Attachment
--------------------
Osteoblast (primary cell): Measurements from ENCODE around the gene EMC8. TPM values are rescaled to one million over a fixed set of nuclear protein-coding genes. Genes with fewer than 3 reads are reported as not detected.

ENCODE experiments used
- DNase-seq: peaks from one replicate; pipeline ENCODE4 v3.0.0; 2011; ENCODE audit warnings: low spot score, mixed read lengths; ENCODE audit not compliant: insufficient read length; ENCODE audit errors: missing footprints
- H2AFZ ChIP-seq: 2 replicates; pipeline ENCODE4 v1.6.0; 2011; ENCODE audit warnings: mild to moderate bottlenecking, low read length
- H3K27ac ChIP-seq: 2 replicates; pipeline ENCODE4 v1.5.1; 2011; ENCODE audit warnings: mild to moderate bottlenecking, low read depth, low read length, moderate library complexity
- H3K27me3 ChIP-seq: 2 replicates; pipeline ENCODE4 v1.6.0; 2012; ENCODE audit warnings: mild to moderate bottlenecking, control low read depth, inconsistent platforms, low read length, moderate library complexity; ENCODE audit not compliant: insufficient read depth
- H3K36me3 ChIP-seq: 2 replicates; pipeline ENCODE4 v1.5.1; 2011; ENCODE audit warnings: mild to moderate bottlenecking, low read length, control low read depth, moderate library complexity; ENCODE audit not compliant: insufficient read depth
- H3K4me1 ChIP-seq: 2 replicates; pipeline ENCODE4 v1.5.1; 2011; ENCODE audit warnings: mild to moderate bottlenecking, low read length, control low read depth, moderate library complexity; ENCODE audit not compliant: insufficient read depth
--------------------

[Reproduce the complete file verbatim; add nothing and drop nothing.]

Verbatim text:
Osteoblast (primary cell): Measurements from ENCODE around the gene EMC8. TPM values are rescaled to one million over a fixed set of nuclear protein-coding genes. Genes with fewer than 3 reads are reported as not detected.

ENCODE experiments used
- DNase-seq: peaks from one replicate; pipeline ENCODE4 v3.0.0; 2011; ENCODE audit warnings: low spot score, mixed read lengths; ENCODE audit not compliant: insufficient read length; ENCODE audit errors: missing footprints
- H2AFZ ChIP-seq: 2 replicates; pipeline ENCODE4 v1.6.0; 2011; ENCODE audit warnings: mild to moderate bottlenecking, low read length
- H3K27ac ChIP-seq: 2 replicates; pipeline ENCODE4 v1.5.1; 2011; ENCODE audit warnings: mild to moderate bottlenecking, low read depth, low read length, moderate library complexity
- H3K27me3 ChIP-seq: 2 replicates; pipeline ENCODE4 v1.6.0; 2012; ENCODE audit warnings: mild to moderate bottlenecking, control low read depth, inconsistent platforms, low read length, moderate library complexity; ENCODE audit not compliant: insufficient read depth
- H3K36me3 ChIP-seq: 2 replicates; pipeline ENCODE4 v1.5.1; 2011; ENCODE audit warnings: mild to moderate bottlenecking, low read length, control low read depth, moderate library complexity; ENCODE audit not compliant: insufficient read depth
- H3K4me1 ChIP-seq: 2 replicates; pipeline ENCODE4 v1.5.1; 2011; ENCODE audit warnings: mild to moderate bottlenecking, low read length, control low read depth, moderate library complexity; ENCODE audit not compliant: insufficient read depth